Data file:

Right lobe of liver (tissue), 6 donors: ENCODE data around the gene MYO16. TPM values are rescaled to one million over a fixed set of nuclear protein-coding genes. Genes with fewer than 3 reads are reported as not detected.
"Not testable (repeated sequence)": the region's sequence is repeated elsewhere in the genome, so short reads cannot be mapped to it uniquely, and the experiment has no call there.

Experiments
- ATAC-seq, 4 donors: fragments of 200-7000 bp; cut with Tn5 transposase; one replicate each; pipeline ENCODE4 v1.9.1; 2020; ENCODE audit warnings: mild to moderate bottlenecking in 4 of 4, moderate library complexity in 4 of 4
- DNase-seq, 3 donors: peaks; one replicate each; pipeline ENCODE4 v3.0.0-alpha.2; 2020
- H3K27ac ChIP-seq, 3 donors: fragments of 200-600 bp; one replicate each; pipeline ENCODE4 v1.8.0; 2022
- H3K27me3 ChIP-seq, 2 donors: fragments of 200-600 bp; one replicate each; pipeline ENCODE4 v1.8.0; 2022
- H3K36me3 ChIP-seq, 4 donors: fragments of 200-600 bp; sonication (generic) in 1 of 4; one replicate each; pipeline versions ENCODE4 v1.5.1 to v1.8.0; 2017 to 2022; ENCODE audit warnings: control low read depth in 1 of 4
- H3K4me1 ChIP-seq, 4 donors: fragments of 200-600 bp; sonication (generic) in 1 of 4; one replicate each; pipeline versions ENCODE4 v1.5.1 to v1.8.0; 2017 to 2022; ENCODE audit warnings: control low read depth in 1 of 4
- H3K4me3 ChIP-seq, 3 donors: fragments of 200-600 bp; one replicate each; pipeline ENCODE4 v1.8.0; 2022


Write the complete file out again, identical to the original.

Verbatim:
Right lobe of liver (tissue), 6 donors: ENCODE data around the gene MYO16. TPM values are rescaled to one million over a fixed set of nuclear protein-coding genes. Genes with fewer than 3 reads are reported as not detected.
"Not testable (repeated sequence)": the region's sequence is repeated elsewhere in the genome, so short reads cannot be mapped to it uniquely, and the experiment has no call there.

Experiments
- ATAC-seq, 4 donors: fragments of 200-7000 bp; cut with Tn5 transposase; one replicate each; pipeline ENCODE4 v1.9.1; 2020; ENCODE audit warnings: mild to moderate bottlenecking in 4 of 4, moderate library complexity in 4 of 4
- DNase-seq, 3 donors: peaks; one replicate each; pipeline ENCODE4 v3.0.0-alpha.2; 2020
- H3K27ac ChIP-seq, 3 donors: fragments of 200-600 bp; one replicate each; pipeline ENCODE4 v1.8.0; 2022
- H3K27me3 ChIP-seq, 2 donors: fragments of 200-600 bp; one replicate each; pipeline ENCODE4 v1.8.0; 2022
- H3K36me3 ChIP-seq, 4 donors: fragments of 200-600 bp; sonication (generic) in 1 of 4; one replicate each; pipeline versions ENCODE4 v1.5.1 to v1.8.0; 2017 to 2022; ENCODE audit warnings: control low read depth in 1 of 4
- H3K4me1 ChIP-seq, 4 donors: fragments of 200-600 bp; sonication (generic) in 1 of 4; one replicate each; pipeline versions ENCODE4 v1.5.1 to v1.8.0; 2017 to 2022; ENCODE audit warnings: control low read depth in 1 of 4
- H3K4me3 ChIP-seq, 3 donors: fragments of 200-600 bp; one replicate each; pipeline ENCODE4 v1.8.0; 2022